Security is a lock Essay: Combination of curiosity and a break-in made opening and fixing the old safe a must.

October 26, 1998|By J. Wynn Rousuck | J. Wynn Rousuck,SUN STAFF

Old houses always come with surprises. Ours came with a safe.

Made of steel and cast iron, and completely covered with rust, it sat in the basement, near the door, as if it had staked a claim there and had more right to be in our 1920s rowhouse than we did. In terms of longevity, it did.

The safe is roughly the size of a large-capacity washing machine. It rests on four wheels, which move only sideways, not back and forth. The door has a handle on the left and, in the center, a round combination dial, tightly locked.

When we bought the house, my husband tried to get rid of the safe, but it weighs more than a quarter ton. He settled for rolling it, slowly, into a corner of what had once been the coal bin. There it remained -- stalwart but forgotten -- until our neighborhood suffered a series of break-ins, one of them at our house.

After we were robbed, I remembered the safe and decided to try to put it to use. I called several locksmiths, only to discover that many do not employ specialists in this particular field. One, however, referred me to Jim Hughes, who calls his business Safe Tech Inc. He offered to come out and give us a free estimate.

Hughes is a big man, 6 feet tall and strong. He was able to move the safe by leaning into it with his arms. (My husband, who is also fairly strong, preferred shoving it with his back.) Hughes recognized the safe's manufacturer immediately -- a Cincinnati company named Halls, though the chipped and corroded name on the front looks more like "Hilts."

The other identifying feature on the front was a small hole drilled just left of the lock. Hughes studied this hole and concluded it had been drilled in the proper place, but had not been drilled all the way through. Then he gave us an estimate of $200, for which he guaranteed he could open the safe and make it workable.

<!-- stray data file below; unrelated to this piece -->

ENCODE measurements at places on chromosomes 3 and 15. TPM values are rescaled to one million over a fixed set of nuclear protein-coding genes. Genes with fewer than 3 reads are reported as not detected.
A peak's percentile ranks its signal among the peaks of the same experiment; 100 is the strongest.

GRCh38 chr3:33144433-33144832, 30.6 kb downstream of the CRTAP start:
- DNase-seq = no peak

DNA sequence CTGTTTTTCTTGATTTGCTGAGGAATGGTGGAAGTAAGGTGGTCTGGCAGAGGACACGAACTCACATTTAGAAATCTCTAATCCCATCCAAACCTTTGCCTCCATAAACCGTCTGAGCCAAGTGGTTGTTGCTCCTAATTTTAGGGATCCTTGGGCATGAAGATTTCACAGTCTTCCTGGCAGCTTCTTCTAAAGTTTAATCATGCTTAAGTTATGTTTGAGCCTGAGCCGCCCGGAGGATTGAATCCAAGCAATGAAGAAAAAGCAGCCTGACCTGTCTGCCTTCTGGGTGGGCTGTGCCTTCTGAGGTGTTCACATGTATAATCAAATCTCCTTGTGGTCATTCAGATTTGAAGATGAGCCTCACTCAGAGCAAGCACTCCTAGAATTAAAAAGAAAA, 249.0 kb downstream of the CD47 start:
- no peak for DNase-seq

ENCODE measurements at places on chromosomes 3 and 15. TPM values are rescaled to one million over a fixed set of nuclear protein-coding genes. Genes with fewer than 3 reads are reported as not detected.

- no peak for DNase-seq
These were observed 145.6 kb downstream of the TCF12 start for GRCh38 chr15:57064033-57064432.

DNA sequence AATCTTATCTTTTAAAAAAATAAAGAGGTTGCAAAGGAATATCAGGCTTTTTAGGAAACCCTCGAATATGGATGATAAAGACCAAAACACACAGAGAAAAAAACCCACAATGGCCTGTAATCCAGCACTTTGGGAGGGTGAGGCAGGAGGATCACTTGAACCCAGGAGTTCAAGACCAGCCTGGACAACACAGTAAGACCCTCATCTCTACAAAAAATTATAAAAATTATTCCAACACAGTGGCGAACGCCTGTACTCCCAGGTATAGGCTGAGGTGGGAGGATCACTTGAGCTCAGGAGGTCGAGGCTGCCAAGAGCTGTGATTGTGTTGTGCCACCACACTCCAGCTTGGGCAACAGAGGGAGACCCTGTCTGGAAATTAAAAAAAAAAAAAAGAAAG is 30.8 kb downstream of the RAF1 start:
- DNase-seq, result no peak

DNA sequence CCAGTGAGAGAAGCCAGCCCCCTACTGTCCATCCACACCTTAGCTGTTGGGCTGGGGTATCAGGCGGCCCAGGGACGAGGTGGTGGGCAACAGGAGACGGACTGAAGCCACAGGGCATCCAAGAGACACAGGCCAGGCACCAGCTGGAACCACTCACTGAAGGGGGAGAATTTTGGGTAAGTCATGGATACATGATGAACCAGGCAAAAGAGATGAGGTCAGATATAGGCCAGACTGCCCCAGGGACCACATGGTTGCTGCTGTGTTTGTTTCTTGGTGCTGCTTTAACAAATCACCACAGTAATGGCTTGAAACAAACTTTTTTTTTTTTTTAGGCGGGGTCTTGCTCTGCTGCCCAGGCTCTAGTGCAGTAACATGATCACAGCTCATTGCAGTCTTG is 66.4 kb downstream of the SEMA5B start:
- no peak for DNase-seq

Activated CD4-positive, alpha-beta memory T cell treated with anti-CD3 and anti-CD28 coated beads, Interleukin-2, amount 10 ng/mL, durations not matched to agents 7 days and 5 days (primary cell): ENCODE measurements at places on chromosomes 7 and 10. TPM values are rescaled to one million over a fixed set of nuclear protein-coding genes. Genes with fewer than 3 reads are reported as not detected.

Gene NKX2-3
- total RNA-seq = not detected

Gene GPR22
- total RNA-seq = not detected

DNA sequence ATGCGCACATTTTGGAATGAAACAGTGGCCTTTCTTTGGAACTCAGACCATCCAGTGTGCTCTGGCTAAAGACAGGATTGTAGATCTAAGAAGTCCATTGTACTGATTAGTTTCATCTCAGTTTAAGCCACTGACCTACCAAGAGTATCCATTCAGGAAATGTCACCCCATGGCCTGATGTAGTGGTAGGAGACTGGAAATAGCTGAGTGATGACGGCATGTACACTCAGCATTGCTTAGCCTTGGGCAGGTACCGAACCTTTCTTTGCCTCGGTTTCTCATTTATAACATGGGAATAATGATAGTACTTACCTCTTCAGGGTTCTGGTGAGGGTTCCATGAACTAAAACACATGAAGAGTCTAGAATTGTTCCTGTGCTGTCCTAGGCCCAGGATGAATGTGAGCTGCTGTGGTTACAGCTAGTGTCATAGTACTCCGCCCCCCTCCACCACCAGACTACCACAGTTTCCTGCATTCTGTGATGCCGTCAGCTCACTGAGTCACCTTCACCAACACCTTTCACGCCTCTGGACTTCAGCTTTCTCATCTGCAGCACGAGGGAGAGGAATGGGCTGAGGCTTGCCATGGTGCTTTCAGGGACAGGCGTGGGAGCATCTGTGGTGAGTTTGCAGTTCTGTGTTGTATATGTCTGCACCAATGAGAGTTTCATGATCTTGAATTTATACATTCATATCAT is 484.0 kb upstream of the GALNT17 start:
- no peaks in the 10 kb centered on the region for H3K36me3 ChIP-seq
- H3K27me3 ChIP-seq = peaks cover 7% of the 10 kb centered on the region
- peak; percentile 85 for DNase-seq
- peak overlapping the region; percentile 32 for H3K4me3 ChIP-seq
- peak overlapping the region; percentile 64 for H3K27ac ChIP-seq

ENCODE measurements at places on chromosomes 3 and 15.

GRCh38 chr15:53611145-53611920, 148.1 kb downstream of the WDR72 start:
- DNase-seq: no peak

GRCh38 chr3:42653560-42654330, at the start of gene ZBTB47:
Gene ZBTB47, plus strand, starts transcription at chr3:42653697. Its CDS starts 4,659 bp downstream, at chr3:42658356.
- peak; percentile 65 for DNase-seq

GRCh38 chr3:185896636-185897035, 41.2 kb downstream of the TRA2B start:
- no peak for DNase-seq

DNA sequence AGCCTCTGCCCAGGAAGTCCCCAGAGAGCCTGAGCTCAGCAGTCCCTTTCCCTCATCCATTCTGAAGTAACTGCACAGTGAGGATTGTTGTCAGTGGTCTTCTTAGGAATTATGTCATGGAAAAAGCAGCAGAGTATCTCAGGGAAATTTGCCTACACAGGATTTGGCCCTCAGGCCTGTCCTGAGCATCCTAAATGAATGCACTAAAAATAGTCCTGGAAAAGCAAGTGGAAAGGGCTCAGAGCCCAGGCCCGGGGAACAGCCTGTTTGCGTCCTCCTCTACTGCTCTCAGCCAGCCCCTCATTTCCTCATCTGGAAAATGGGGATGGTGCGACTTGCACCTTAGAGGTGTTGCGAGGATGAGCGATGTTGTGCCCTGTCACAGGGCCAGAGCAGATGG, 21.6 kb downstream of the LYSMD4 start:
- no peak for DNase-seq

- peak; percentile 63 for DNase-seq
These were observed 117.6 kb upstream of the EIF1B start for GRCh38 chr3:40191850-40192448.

On the morning of the actual procedure, Hughes had an audience consisting of myself, my rather uninterested dog and two extremely interested 13-year-old boys, who had petitioned earnestly to be in attendance.

I was glad for their company. The day we moved in, a neighbor had told my husband about something grisly that had happened in our house. I didn't want to know what it was then, and I didn't want to find any evidence of it now.

Using a drill as his primary tool, Hughes was ready to open the long-sealed door in less than a half-hour. One of the boys did a drum roll on a metal trash can.

Hughes has stories of safes filled with cash, stock certificates and jars of gold coins. Ours contained a wooden framework, clumsily built of plywood. The shelves held drawers fashioned out of cigar boxes -- Romeo Sweethearts. A piece of dark floral carpeting, tinged with mold, lined its floor.

Crestfallen, the boys retreated upstairs to watch a video.

Hughes told me the safe was probably made about 80 years ago, which means it is older than the house. It was also once quite handsome. The inside of the door is painted deep forest green with gilt trim. Three hand-painted pansies -- their yellow and purple petals still bright -- decorate the area behind the lock.

We'll never know, of course, what such an elaborate safe was doing in such a modest rowhouse. Whatever it once held, it now holds our wedding silver.

I like knowing that it is secure in there. But because I still have trouble working the involved and tricky combination, I sometimes have visions of dinner guests knocking on the front door while their hostess crouches in the dank basement, desperately trying to free the imprisoned forks and spoons.

Pub Date: 10/26/98

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